Study: Himalayan Glaciers not Disappearing After All

Himalayan glaciers - for years one of the poster children of the "man-made global warming is real and we're all doomed" movement - are in no imminent danger whatsoever, a new study has found. (h/t GWPF and Watts Up With That?)

Of the 2018 glaciers mapped and monitored for the survey, nearly 87 per cent were found to be stable while only 12 per cent were found to be in retreat. These real-world observations are in marked contrast to the predictions by the Intergovernmental Panel on Climate Change (IPCC) in its 2007 report that the Himalayan glaciers could disappear "by 2035."

The IPCC was subsequently forced to disown  the claim after it emerged that it came not from a peer-reviewed study but from an interview given by an Indian glaciologist to an obscure Indian environmental magazine called Down To Earth. In a game of Chinese whispers, this erroneous claim was then repeated in New Scientist, quoted in a report by environmental campaigning group WWF, and then cited as fact by the IPCC.

What made the story even murkier was that the glaciologist, Syed Hasnain. was subsequently employed by a company run by the head of the IPCC, Rajendra Pachauri, a man who arguably has a strong vested interest in ramping up the global warming scaremongers' narrative.

As Christopher Booker reported in 2010:

Dr Syed Hasnain, has for the past two years been working as a senior employee of The Energy and Resources Institute (TERI), the Delhi-based company of which Dr Pachauri is director-general. Furthermore, the claim – now disowned by Dr Pachauri as chairman of the IPCC – has helped TERI to win a substantial share of a $500,000 grant from one of America's leading charities, along with a share in a three million euro research study funded by the EU.

At the same time, Dr Pachauri has personally been drawn into a major row with the Indian government, previously among his leading supporters, after he described as "voodoo science" an official report by the country's leading glaciologist, Dr Vijay Raina, which dismissed Dr Hasnain's claims as baseless. Now that the IPCC has disowned the prediction made by his employee, Dr Pachauri has been castigated by India's environment minister, Jairam Ramesh, and called on by Dr Raina to apologise for his "voodoo science" charge.

At a stormy Delhi press conference on Thursday, Dr Pachauri was asked whether he intended to resign as chairman of the IPCC – on whose behalf he collected a Nobel Peace Prize two years ago, alongside Al Gore – but he refused to answer questions on this fast-escalating row. To understand why the future of Himalayan glaciers should arouse such peculiar passion, one must recall why they have long been a central icon in global warming campaigners' propaganda. Everything that polar bears have been to the West, the ice of the Himalayas has been – and more – to the East. This is because, as Mr Gore emphasised in his Oscar-winning film An Inconvenient Truth, the vast Himalayan ice sheet feeds seven of the world's major river systems, thus helping to provide water to 40 per cent of the world's population.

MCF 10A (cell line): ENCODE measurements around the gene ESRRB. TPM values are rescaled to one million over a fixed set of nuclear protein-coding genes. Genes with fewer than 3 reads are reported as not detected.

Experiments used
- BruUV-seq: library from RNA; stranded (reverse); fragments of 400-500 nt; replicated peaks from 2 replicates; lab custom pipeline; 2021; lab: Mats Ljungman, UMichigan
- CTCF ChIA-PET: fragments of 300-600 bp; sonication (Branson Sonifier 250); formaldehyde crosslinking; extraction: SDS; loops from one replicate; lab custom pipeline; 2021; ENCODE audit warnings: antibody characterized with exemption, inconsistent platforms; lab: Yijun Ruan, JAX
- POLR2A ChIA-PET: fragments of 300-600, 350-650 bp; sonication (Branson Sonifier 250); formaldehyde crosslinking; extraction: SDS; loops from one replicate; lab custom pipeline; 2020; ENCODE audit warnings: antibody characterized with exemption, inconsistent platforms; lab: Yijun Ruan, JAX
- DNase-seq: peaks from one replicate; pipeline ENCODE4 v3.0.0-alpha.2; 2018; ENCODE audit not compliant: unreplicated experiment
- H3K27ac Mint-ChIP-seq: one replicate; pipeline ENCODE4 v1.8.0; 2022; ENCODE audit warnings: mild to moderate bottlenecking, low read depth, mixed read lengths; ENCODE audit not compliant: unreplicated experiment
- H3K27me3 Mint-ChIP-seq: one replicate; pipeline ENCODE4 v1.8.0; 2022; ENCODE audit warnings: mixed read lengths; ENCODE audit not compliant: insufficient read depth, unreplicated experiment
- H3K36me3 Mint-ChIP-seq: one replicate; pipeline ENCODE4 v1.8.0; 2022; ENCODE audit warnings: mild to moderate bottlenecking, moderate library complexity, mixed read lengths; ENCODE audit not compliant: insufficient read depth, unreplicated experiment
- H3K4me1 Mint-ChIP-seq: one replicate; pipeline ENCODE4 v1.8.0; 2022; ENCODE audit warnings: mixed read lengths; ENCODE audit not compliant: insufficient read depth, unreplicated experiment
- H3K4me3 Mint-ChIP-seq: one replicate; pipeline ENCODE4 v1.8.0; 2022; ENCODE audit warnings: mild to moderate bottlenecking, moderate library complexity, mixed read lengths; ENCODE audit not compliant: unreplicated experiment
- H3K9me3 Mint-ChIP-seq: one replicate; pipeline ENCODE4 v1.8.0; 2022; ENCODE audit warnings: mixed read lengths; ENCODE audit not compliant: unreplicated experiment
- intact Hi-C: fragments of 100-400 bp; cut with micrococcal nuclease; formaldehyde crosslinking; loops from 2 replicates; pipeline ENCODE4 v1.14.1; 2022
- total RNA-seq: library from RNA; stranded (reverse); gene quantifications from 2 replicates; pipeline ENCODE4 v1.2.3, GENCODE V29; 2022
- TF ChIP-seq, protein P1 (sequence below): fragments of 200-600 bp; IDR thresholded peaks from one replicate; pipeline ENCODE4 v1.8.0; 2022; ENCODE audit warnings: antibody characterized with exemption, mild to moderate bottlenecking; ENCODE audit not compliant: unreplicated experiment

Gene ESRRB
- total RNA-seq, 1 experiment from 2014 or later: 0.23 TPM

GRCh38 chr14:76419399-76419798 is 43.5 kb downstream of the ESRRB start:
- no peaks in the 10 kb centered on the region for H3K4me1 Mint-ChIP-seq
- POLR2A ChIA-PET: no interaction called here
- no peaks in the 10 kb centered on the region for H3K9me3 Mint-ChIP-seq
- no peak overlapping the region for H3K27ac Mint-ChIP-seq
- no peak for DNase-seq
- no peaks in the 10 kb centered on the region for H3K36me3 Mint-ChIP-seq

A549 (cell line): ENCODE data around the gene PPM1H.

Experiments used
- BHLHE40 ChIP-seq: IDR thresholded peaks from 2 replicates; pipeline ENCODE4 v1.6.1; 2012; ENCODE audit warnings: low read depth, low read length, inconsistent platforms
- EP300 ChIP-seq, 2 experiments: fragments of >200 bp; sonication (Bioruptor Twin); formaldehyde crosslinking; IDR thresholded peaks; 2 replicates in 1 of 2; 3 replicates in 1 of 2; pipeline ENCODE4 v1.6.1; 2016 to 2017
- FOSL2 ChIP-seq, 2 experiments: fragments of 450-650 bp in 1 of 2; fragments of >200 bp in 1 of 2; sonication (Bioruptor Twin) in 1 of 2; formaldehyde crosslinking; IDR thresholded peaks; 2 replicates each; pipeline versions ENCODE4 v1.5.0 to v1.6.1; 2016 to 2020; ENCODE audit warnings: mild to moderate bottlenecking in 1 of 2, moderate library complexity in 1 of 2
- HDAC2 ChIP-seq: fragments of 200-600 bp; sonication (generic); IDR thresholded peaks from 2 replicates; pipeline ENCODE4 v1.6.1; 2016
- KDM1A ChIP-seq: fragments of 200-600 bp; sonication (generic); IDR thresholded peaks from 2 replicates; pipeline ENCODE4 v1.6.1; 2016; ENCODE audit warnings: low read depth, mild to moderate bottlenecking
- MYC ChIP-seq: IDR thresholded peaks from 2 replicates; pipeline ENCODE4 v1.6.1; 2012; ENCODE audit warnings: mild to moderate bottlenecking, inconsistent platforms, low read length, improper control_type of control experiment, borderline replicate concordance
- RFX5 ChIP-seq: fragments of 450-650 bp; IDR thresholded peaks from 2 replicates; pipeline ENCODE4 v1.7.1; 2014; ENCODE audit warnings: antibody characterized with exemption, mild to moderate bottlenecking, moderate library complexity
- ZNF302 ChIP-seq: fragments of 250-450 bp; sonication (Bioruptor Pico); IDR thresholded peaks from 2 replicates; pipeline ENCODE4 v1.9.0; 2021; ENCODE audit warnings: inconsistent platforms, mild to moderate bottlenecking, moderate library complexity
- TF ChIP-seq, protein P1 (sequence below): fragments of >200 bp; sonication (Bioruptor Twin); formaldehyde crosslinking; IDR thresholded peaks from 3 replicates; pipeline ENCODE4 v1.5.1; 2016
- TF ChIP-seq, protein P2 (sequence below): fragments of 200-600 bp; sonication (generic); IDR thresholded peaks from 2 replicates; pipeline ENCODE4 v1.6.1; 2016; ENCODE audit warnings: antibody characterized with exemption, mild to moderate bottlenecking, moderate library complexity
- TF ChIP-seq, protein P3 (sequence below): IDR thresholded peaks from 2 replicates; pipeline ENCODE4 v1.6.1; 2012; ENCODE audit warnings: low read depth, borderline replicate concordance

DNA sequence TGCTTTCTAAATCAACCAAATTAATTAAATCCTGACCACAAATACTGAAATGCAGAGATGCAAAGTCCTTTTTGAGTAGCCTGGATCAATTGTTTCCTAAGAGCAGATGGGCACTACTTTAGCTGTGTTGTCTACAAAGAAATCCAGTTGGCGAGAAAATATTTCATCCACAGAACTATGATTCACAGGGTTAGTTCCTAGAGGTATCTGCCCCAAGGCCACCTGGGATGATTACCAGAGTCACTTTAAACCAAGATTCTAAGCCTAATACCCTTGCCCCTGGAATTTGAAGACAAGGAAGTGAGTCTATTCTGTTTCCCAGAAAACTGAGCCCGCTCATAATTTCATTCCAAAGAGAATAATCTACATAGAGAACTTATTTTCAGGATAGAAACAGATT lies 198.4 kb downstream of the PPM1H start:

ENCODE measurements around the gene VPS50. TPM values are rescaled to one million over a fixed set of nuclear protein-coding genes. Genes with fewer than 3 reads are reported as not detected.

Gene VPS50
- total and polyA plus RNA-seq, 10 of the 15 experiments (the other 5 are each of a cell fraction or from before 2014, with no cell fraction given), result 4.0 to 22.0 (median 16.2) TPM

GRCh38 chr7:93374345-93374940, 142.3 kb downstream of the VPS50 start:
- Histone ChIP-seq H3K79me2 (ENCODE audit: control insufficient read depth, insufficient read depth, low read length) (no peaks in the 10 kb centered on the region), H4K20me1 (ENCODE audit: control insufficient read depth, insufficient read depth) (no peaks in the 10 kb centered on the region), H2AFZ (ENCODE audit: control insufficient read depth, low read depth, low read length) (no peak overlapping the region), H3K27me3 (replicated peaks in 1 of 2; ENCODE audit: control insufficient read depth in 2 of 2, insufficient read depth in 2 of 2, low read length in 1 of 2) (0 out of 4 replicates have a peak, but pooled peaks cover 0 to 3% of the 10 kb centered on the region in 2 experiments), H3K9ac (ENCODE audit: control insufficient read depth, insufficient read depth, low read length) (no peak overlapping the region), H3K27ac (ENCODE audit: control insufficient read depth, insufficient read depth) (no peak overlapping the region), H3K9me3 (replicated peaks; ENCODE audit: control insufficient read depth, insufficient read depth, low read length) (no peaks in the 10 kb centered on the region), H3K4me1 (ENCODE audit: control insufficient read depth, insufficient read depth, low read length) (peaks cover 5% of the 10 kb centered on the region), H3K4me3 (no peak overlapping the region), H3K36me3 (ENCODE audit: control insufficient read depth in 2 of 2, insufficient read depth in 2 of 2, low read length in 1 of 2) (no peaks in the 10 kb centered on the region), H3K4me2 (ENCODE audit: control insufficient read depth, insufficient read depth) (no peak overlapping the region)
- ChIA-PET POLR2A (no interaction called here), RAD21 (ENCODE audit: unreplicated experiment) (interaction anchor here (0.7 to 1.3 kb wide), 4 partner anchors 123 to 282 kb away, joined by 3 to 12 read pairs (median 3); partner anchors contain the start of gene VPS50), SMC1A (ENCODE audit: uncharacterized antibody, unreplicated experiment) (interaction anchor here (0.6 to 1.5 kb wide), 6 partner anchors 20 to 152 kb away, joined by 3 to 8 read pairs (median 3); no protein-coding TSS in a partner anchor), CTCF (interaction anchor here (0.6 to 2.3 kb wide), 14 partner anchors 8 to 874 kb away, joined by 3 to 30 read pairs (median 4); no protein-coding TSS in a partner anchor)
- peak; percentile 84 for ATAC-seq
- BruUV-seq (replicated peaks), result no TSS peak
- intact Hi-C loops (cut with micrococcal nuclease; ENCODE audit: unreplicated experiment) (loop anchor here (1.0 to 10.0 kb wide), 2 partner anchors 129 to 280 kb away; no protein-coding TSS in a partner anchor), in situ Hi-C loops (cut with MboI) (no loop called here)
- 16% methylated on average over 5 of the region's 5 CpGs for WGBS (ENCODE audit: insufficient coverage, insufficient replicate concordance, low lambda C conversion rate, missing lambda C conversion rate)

The IPCC's shock prediction in its 2007 report that the likelihood of the glaciers "disappearing by the year 2035 and perhaps sooner is very high" thus had huge impact in India and other Asian countries, and it is precisely this statement that the IPCC has now been forced to disown.

The abstract of the new report is in marked contrast to the doomsday predictions of environmentalists.

It says:

The Himalayan mountain system to the north of the Indian land mass with arcuate strike of NW–SE for about 2400 km holds one of the largest concentration of glaciers outside the polar regions in its high-altitude regions. Perennial snow and ice-melt from these frozen reservoirs is used in catchments and alluvial plains of the three major Himalayan river systems, i.e. the Indus, Ganga and Brahmaputra for irrigation, hydropower generation, production of bio-resources and fulfilling the domestic water demand. Also, variations in the extent of these glaciers are understood to be a sensitive indicator of climatic variations of the earth system and might have implications on the availability of water resources in the river systems. Therefore, mapping and monitoring of these fresh water resources is require d for the planning of water resources and understanding the impact of climatic variations. Thus a study has been carried out to find the change in the extent of Himalayan glaciers during the last decade using IRS LISS III images of 2000/01/02 and 2010/11.

Two thousand and eighteen glaciers representing climatically diverse terrains in the Himalaya were mapped and monitored. It includes glaciers of Karakoram, Himachal, Zanskar, Uttarakhand, Nepal and Sikkim regions. Among these, 1752 glaciers (86.8%) were observed having stable fronts (no change in the snout position and area of ablation zone), 248 (12.3%) exhibited retreat and 18 (0.9%) of them exhibited advancement of snout. The net loss in 10,250.68 sq km area of the 2018 glaciers put together was found to be 20.94 sq km or 0.2% (±2.5 % of 20.94 sq km).

 The news is unlikely to make much impact, however, on the views of environmental campaigners for whom the melting of the Himalayan glaciers (along with rising sea levels and the parching/drowning of the Indian sub continent) remains a dearly-held article of faith.

Here, for example, is what the WWF has to say on the subject in a section called "Glacier Facts".

The vast majority of all Himalayan glaciers have been retreating and thinning over the past 30 years, with accelerated losses over the last decade.

Maybe someone at the WWF would care to explain by what definition 12 per cent constitutes a "vast majority."


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